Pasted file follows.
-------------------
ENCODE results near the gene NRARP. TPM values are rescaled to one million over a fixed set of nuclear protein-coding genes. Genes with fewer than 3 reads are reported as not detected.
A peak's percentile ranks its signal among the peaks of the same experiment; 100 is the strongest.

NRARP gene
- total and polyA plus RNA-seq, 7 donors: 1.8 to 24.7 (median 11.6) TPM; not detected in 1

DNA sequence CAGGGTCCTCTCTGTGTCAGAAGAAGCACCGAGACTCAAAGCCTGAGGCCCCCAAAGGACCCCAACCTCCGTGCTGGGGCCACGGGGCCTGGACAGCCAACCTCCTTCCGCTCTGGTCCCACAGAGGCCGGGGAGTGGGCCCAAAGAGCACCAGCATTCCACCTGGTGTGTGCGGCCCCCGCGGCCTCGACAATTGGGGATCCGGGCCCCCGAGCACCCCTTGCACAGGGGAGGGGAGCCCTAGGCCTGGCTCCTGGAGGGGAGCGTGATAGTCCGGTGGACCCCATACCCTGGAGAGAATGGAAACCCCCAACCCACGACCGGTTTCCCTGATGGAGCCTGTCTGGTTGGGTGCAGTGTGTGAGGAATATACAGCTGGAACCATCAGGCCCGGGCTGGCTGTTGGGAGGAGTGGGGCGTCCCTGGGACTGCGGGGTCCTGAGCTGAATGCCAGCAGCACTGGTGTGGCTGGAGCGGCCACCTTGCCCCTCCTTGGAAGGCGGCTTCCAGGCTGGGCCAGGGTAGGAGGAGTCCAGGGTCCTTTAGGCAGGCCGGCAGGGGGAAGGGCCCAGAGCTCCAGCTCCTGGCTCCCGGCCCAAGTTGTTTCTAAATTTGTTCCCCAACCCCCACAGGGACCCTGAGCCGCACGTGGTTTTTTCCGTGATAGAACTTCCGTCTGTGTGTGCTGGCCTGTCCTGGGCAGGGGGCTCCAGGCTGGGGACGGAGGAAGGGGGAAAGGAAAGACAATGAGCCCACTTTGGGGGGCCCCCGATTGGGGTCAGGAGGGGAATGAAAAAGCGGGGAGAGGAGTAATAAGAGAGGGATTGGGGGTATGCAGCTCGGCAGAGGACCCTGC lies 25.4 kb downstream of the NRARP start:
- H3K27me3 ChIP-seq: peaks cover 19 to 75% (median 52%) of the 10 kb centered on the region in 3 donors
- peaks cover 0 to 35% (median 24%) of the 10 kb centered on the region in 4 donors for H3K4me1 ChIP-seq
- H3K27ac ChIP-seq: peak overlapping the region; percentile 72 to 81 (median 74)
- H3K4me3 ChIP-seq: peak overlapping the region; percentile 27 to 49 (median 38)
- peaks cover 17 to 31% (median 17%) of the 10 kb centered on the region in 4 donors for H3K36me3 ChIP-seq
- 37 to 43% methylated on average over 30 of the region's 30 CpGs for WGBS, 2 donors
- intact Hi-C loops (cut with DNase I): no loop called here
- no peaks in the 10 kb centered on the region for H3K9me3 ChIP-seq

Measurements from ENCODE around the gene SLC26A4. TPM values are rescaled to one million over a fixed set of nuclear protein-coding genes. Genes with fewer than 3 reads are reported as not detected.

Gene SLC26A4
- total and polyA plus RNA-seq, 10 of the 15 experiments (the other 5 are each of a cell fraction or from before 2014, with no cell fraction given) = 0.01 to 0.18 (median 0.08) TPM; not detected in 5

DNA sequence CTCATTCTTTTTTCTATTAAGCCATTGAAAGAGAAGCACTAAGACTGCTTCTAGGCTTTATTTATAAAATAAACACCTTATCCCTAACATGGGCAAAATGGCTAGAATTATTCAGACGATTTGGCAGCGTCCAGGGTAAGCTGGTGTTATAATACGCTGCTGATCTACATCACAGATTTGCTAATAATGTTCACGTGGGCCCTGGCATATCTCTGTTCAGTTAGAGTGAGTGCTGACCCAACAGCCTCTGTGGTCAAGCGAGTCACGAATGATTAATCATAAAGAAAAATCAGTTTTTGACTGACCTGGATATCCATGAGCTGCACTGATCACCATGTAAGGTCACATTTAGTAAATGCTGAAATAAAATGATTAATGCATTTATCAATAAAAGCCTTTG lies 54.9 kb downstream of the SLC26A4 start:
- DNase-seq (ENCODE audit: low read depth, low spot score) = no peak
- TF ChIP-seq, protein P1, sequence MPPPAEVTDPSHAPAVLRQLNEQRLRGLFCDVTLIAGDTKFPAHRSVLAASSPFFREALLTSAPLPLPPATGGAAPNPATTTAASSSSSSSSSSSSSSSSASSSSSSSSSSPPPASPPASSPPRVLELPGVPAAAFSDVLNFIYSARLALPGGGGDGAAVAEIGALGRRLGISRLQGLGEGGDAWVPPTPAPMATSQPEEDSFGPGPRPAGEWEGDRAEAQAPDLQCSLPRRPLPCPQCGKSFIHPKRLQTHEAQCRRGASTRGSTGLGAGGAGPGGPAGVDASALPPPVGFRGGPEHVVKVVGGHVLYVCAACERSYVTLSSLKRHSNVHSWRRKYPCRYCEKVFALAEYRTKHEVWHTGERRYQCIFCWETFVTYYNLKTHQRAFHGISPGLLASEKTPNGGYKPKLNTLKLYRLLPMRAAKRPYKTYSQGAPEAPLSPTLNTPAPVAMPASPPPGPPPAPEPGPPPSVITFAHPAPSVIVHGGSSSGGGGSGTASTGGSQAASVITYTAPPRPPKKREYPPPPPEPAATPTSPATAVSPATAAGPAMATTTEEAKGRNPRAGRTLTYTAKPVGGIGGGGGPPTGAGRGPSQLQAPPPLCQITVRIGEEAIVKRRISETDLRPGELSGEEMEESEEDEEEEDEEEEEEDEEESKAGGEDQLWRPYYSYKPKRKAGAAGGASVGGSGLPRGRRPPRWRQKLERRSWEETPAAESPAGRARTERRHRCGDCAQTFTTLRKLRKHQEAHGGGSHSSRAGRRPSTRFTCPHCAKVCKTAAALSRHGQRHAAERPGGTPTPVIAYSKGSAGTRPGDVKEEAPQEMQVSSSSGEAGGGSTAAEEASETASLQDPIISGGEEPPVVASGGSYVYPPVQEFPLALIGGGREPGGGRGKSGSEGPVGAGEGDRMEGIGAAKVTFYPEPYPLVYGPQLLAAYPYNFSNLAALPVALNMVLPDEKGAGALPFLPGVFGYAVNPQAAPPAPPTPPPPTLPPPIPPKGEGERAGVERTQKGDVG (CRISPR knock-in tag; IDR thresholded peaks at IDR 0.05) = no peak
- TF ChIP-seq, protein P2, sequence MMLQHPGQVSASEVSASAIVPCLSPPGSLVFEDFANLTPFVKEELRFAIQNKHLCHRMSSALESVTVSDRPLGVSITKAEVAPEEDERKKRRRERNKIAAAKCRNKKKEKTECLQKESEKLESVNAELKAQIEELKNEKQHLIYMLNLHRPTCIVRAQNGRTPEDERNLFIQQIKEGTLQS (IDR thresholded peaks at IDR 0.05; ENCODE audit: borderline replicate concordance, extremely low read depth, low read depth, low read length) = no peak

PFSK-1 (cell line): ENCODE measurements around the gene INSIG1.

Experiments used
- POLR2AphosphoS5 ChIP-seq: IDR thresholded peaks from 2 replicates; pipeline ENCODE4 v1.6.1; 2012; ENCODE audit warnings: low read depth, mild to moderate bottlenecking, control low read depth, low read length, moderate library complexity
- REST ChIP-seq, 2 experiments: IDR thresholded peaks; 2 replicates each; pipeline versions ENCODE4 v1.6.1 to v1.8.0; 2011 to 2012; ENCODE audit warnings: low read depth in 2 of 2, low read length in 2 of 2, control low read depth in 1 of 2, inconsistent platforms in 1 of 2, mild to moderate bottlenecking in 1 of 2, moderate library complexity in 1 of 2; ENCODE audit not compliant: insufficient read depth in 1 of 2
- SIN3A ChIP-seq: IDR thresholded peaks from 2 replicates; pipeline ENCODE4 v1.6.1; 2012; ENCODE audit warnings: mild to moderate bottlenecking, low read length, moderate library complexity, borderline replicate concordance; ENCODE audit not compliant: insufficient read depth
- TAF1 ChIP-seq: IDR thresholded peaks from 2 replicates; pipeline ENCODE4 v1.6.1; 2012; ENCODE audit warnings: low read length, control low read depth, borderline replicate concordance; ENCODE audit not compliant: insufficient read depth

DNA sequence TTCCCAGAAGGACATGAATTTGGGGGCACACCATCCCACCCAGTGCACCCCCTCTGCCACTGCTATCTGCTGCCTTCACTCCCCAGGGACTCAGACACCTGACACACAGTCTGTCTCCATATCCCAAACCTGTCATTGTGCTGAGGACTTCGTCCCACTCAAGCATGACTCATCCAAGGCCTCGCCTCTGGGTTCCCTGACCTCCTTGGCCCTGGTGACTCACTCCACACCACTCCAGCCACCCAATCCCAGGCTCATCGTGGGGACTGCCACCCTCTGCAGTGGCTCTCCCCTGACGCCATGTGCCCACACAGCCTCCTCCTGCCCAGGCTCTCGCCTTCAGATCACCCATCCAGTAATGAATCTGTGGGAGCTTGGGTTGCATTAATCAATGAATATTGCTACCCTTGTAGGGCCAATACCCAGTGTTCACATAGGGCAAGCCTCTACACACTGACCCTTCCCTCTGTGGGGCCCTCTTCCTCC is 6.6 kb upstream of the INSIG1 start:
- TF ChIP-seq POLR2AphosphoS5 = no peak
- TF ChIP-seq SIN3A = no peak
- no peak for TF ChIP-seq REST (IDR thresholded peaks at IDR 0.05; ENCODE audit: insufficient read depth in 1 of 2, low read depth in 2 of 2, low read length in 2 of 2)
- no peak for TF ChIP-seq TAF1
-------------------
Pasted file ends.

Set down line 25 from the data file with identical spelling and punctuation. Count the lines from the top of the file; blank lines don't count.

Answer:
- SIN3A ChIP-seq: IDR thresholded peaks from 2 replicates; pipeline ENCODE4 v1.6.1; 2012; ENCODE audit warnings: mild to moderate bottlenecking, low read length, moderate library complexity, borderline replicate concordance; ENCODE audit not compliant: insufficient read depth